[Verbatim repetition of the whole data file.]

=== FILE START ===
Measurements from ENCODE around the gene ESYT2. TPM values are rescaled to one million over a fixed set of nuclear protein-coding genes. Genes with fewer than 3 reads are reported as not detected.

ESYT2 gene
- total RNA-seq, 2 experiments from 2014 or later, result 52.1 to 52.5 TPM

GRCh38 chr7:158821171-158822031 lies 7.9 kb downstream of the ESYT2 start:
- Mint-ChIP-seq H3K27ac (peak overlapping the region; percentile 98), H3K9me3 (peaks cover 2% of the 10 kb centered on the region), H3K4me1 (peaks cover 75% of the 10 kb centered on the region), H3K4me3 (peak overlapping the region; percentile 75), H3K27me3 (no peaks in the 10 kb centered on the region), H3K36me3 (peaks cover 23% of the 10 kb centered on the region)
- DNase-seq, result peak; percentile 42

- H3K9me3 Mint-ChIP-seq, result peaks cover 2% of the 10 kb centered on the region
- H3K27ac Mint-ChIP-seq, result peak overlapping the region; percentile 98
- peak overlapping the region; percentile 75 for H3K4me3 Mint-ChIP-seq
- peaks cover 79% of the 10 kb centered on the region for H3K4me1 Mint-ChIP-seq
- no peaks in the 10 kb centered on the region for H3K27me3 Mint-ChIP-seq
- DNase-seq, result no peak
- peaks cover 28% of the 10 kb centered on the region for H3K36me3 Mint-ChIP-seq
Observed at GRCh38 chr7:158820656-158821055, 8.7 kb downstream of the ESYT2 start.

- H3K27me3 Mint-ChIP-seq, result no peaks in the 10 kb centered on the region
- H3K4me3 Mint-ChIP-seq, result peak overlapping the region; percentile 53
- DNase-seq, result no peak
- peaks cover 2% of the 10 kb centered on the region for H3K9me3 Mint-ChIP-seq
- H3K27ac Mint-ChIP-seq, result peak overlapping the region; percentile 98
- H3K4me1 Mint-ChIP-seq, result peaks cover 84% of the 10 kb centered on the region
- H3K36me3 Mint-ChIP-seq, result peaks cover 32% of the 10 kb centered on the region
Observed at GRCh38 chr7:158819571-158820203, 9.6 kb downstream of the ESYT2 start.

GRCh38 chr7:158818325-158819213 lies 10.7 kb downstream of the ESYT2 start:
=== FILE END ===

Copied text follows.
Measurements from ENCODE around the gene ESYT2. TPM values are rescaled to one million over a fixed set of nuclear protein-coding genes. Genes with fewer than 3 reads are reported as not detected.

ESYT2 gene
- total RNA-seq, 2 experiments from 2014 or later, result 52.1 to 52.5 TPM

GRCh38 chr7:158821171-158822031 lies 7.9 kb downstream of the ESYT2 start:
- Mint-ChIP-seq H3K27ac (peak overlapping the region; percentile 98), H3K9me3 (peaks cover 2% of the 10 kb centered on the region), H3K4me1 (peaks cover 75% of the 10 kb centered on the region), H3K4me3 (peak overlapping the region; percentile 75), H3K27me3 (no peaks in the 10 kb centered on the region), H3K36me3 (peaks cover 23% of the 10 kb centered on the region)
- DNase-seq, result peak; percentile 42

- H3K9me3 Mint-ChIP-seq, result peaks cover 2% of the 10 kb centered on the region
- H3K27ac Mint-ChIP-seq, result peak overlapping the region; percentile 98
- peak overlapping the region; percentile 75 for H3K4me3 Mint-ChIP-seq
- peaks cover 79% of the 10 kb centered on the region for H3K4me1 Mint-ChIP-seq
- no peaks in the 10 kb centered on the region for H3K27me3 Mint-ChIP-seq
- DNase-seq, result no peak
- peaks cover 28% of the 10 kb centered on the region for H3K36me3 Mint-ChIP-seq
Observed at GRCh38 chr7:158820656-158821055, 8.7 kb downstream of the ESYT2 start.

- H3K27me3 Mint-ChIP-seq, result no peaks in the 10 kb centered on the region
- H3K4me3 Mint-ChIP-seq, result peak overlapping the region; percentile 53
- DNase-seq, result no peak
- peaks cover 2% of the 10 kb centered on the region for H3K9me3 Mint-ChIP-seq
- H3K27ac Mint-ChIP-seq, result peak overlapping the region; percentile 98
- H3K4me1 Mint-ChIP-seq, result peaks cover 84% of the 10 kb centered on the region
- H3K36me3 Mint-ChIP-seq, result peaks cover 32% of the 10 kb centered on the region
Observed at GRCh38 chr7:158819571-158820203, 9.6 kb downstream of the ESYT2 start.

GRCh38 chr7:158818325-158819213 lies 10.7 kb downstream of the ESYT2 start: